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Has anyone ever told you that speeches need numbers? Here’s why…
I volunteer to coach a debating team at my local high school. I enjoy working with kids (grade 8s and 9s) and I’m glad to help them learn the value of public speaking at a young age.
Here’s what I always tell the kids: “Start with an introduction and describe the three points you are going to make. Then make those three points. Then, in conclusion, summarize the three points you just gave.”
It sounds repetitive, I know. But this kind of repetition is essential when you’re speaking to an audience. Speech is linear. Audience members don’t have a “rewind” button they can hit (unless, of course, someone is making a recording.) They need constant directions and reminders about what you are going to say and what you just said. It helps if you can give them a numbering system — e.g. “Point # 1 is….. Point #2 is….” I tell the kids this, and, yet, most of them fail to do it. Why don’t they follow my instructions, I wonder.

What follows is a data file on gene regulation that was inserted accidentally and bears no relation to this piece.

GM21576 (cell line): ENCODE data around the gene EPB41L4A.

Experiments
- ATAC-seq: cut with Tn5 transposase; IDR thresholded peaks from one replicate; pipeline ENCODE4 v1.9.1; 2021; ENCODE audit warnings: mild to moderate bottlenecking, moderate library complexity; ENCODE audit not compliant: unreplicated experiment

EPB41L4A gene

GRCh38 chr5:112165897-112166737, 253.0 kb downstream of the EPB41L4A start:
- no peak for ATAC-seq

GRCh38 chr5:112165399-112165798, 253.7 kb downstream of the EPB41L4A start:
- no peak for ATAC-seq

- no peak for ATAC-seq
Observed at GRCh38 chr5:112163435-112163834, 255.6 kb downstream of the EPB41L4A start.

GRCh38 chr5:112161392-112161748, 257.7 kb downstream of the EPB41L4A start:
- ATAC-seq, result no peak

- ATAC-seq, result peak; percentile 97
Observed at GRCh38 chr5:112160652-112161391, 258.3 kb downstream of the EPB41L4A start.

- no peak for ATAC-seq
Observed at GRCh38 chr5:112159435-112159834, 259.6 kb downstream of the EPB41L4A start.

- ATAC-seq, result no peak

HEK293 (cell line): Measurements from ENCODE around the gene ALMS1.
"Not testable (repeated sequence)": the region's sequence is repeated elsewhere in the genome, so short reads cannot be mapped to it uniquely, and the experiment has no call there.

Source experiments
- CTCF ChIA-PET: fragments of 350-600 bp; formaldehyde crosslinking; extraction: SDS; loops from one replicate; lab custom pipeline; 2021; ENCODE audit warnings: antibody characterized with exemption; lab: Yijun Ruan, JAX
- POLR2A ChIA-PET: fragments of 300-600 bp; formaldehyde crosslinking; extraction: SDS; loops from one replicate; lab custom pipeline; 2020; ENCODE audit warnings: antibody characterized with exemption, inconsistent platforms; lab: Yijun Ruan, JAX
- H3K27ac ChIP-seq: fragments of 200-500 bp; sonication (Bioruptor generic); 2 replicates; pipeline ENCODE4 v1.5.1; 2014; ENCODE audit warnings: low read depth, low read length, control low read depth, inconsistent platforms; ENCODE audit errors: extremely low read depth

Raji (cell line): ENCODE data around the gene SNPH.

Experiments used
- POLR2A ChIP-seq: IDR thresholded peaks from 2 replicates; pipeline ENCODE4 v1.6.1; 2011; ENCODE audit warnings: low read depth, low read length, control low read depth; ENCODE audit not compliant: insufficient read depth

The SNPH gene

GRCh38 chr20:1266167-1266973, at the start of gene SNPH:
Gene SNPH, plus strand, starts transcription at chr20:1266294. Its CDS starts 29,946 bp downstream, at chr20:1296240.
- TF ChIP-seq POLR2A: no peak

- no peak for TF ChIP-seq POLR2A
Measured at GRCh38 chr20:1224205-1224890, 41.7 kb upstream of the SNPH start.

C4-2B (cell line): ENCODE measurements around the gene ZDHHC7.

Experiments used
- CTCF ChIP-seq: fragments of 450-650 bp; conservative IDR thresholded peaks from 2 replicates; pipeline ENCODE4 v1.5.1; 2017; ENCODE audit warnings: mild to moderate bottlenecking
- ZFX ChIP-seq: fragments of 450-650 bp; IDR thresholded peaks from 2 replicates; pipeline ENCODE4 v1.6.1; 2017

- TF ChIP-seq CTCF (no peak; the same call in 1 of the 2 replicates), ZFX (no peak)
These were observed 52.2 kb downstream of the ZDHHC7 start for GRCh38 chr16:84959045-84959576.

But recently, I had a comeuppance. I had to give a speech for a client and, in it, I told the audience I had eight points. Yet, somehow, I failed to remember to number the points while I was giving them. A day later, one of the audience members came back to me and said, “I think you forgot two of your points. I counted only six.”
He was wrong, of course. But I was also wrong for not numbering them as I gave them. In all honesty, I hadn’t expected anyone to count. What a mistake! Speeches can convey complex and interesting ideas, but structurally, they need to be super simple and easy to follow.
Otherwise people won’t remember your message.